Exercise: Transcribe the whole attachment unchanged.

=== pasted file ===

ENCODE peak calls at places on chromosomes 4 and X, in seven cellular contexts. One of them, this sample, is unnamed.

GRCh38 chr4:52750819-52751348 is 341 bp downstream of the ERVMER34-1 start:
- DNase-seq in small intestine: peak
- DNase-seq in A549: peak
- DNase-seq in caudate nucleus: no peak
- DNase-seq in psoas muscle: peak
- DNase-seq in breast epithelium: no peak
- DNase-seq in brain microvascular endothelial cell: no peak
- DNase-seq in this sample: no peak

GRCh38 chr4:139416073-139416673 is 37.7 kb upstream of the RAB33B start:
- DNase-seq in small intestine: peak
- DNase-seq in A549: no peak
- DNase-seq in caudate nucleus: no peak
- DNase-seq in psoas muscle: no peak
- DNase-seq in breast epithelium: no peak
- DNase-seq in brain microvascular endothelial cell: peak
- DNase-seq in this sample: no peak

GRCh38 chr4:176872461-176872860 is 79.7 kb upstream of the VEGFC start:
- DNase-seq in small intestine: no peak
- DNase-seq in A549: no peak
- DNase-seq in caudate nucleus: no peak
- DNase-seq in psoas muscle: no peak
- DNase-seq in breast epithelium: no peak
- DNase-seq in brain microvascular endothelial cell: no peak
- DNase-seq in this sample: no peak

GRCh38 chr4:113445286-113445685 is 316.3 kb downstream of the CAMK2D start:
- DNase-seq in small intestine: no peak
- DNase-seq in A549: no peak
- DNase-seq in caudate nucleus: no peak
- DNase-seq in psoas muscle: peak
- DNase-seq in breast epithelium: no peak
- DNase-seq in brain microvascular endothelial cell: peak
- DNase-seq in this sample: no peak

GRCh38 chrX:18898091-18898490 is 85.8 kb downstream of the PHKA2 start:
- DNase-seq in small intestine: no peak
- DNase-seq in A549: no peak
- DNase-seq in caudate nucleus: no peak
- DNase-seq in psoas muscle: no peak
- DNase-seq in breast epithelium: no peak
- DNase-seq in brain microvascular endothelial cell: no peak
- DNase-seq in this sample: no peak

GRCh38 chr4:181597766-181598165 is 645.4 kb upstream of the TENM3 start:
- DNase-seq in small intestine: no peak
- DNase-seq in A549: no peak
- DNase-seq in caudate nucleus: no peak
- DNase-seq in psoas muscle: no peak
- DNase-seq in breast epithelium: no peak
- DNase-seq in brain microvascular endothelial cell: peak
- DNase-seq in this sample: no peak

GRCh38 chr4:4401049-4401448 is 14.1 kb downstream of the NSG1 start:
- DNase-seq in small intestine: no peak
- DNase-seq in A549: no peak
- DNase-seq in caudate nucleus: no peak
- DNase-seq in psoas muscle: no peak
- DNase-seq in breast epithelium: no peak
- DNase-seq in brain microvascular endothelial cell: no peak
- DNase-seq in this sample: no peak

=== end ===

ENCODE peak calls at places on chromosomes 4 and X, in seven cellular contexts. One of them, this sample, is unnamed.

GRCh38 chr4:52750819-52751348 is 341 bp downstream of the ERVMER34-1 start:
- DNase-seq in small intestine: peak
- DNase-seq in A549: peak
- DNase-seq in caudate nucleus: no peak
- DNase-seq in psoas muscle: peak
- DNase-seq in breast epithelium: no peak
- DNase-seq in brain microvascular endothelial cell: no peak
- DNase-seq in this sample: no peak

GRCh38 chr4:139416073-139416673 is 37.7 kb upstream of the RAB33B start:
- DNase-seq in small intestine: peak
- DNase-seq in A549: no peak
- DNase-seq in caudate nucleus: no peak
- DNase-seq in psoas muscle: no peak
- DNase-seq in breast epithelium: no peak
- DNase-seq in brain microvascular endothelial cell: peak
- DNase-seq in this sample: no peak

GRCh38 chr4:176872461-176872860 is 79.7 kb upstream of the VEGFC start:
- DNase-seq in small intestine: no peak
- DNase-seq in A549: no peak
- DNase-seq in caudate nucleus: no peak
- DNase-seq in psoas muscle: no peak
- DNase-seq in breast epithelium: no peak
- DNase-seq in brain microvascular endothelial cell: no peak
- DNase-seq in this sample: no peak

GRCh38 chr4:113445286-113445685 is 316.3 kb downstream of the CAMK2D start:
- DNase-seq in small intestine: no peak
- DNase-seq in A549: no peak
- DNase-seq in caudate nucleus: no peak
- DNase-seq in psoas muscle: peak
- DNase-seq in breast epithelium: no peak
- DNase-seq in brain microvascular endothelial cell: peak
- DNase-seq in this sample: no peak

GRCh38 chrX:18898091-18898490 is 85.8 kb downstream of the PHKA2 start:
- DNase-seq in small intestine: no peak
- DNase-seq in A549: no peak
- DNase-seq in caudate nucleus: no peak
- DNase-seq in psoas muscle: no peak
- DNase-seq in breast epithelium: no peak
- DNase-seq in brain microvascular endothelial cell: no peak
- DNase-seq in this sample: no peak

GRCh38 chr4:181597766-181598165 is 645.4 kb upstream of the TENM3 start:
- DNase-seq in small intestine: no peak
- DNase-seq in A549: no peak
- DNase-seq in caudate nucleus: no peak
- DNase-seq in psoas muscle: no peak
- DNase-seq in breast epithelium: no peak
- DNase-seq in brain microvascular endothelial cell: peak
- DNase-seq in this sample: no peak

GRCh38 chr4:4401049-4401448 is 14.1 kb downstream of the NSG1 start:
- DNase-seq in small intestine: no peak
- DNase-seq in A549: no peak
- DNase-seq in caudate nucleus: no peak
- DNase-seq in psoas muscle: no peak
- DNase-seq in breast epithelium: no peak
- DNase-seq in brain microvascular endothelial cell: no peak
- DNase-seq in this sample: no peak